In one aspect, an air evacuation system is provided for lining a container with a flexible liner. The container has a plurality of walls defining a cavity with an open top, and each wall has an interior surface and an exterior surface. The air evacuation system includes a platform for supporting the container in a formed state, wherein the container has the liner in an unseated position within the cavity. A vacuum assembly is coupled to the platform. The vacuum assembly includes a pump in airflow communication with at least one inlet positioned adjacent to the exterior surface of a first container wall. The vacuum assembly is configured to draw air using the at least one inlet from the cavity through the first container wall such that the liner is positioned substantially adjacent to the interior surface of the container in a seated position.
In another aspect, an air evacuation apparatus is provided for positioning a flexible liner within a container. The container has a plurality of walls defining a cavity, and each wall has an interior surface and an exterior surface. The air evacuation apparatus includes a platform having a base for supporting the container in a formed state and a plurality of side rails for aligning the container with respect to said platform. The container includes the liner in an unseated position within the cavity. A suction member is coupled to the platform and is configured to position the unseated liner in a seated position adjacent the interior surface of the container by drawing air from the container cavity through at least one container wall such that substantially all of the air between the interior surface of the container and the unseated liner is removed.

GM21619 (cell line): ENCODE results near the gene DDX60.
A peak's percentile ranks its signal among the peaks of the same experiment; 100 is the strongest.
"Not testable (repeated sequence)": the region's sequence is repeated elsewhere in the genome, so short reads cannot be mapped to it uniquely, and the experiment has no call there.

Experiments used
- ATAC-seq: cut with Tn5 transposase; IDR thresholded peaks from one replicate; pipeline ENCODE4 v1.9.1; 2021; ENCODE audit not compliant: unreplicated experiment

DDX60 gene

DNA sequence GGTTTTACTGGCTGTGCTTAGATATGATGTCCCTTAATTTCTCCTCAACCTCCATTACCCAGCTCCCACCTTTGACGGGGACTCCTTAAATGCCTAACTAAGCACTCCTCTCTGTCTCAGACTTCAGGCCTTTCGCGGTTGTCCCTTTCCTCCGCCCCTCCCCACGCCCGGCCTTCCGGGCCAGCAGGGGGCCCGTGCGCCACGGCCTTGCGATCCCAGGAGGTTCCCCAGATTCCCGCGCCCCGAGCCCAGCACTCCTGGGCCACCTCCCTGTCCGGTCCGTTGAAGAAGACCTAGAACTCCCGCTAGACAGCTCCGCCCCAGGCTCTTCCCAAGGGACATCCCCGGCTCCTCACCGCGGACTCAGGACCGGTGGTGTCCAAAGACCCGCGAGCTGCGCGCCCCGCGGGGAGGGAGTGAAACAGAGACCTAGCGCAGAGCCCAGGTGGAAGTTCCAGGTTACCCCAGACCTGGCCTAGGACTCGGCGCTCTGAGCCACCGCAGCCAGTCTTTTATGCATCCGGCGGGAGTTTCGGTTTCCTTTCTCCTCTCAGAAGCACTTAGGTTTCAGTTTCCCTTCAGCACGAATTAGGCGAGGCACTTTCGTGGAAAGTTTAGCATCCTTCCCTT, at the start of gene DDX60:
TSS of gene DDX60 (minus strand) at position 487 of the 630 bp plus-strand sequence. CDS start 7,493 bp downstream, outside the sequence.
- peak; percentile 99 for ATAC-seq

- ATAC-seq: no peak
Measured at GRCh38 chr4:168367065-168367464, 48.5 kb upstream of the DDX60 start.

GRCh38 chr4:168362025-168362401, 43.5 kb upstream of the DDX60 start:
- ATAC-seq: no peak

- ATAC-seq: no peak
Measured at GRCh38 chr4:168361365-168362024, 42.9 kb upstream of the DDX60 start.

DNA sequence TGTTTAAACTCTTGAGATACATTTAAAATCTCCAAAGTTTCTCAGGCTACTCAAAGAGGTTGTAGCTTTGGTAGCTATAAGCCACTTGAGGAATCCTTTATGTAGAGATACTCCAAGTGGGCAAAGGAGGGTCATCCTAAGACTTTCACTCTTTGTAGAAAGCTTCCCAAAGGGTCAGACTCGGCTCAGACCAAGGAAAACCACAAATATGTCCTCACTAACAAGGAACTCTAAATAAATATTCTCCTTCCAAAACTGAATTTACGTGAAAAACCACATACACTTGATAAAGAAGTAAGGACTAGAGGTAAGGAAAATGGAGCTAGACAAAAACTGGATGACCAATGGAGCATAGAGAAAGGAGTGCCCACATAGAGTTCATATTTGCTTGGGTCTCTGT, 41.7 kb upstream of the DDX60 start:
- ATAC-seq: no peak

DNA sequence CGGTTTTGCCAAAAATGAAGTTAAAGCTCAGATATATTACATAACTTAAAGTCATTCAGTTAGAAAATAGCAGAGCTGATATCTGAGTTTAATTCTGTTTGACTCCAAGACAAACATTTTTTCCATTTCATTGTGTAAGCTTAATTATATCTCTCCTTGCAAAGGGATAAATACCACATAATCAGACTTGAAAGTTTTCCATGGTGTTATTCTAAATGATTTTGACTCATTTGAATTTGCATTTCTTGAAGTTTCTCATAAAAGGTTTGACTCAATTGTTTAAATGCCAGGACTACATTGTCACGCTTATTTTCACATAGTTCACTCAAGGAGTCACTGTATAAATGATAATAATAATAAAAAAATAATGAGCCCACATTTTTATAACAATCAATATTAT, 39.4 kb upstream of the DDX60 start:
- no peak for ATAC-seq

In a further aspect, a method of lining a container with a flexible liner using an air evacuation system is provided. The container has a plurality of walls defining a cavity with an open top, and each wall has an interior surface and an exterior surface. The air evacuation system includes a platform for supporting the container and a vacuum assembly coupled to the platform. The method includes forming the container, positioning the container on the platform, and positioning the liner at least partially within the container cavity, wherein the liner is in an unseated position. The method also includes operating the vacuum assembly to create a vacuum around at least a portion of the container to draw air from the container cavity through at least one container wall such that the liner is positioned adjacent the interior surface of the container in a seated position.
Each wall 20 defining the sides of container 12 includes an inner surface 24 and an outer surface 26, and extends between a top edge 28 and a bottom edge 30. In an exemplary embodiment, container 12 is open to cavity 22 at top edge 28 and is closed to define cavity 22 at a bottom wall 32. As such, bottom wall 32 and walls 20 defining the sides of container 12 are collectively referred to as container walls. In one embodiment, bottom wall 32 is defined by a plurality of flaps 34. Each flap 34 is connected to a respective bottom edge 30 of each wall 20 at a fold line. During forming, flaps 34 are secured or coupled together using a mechanical feature, such as a retaining slot, or a chemical bond, such as an adhesive. Once assembled and formed, container 12 receives liner 14 (shown in
Platform 16 includes a base 62 supported by a plurality of support legs 64. In an exemplary embodiment, base 62 is substantially planar and has a similar shape as container 12 (shown in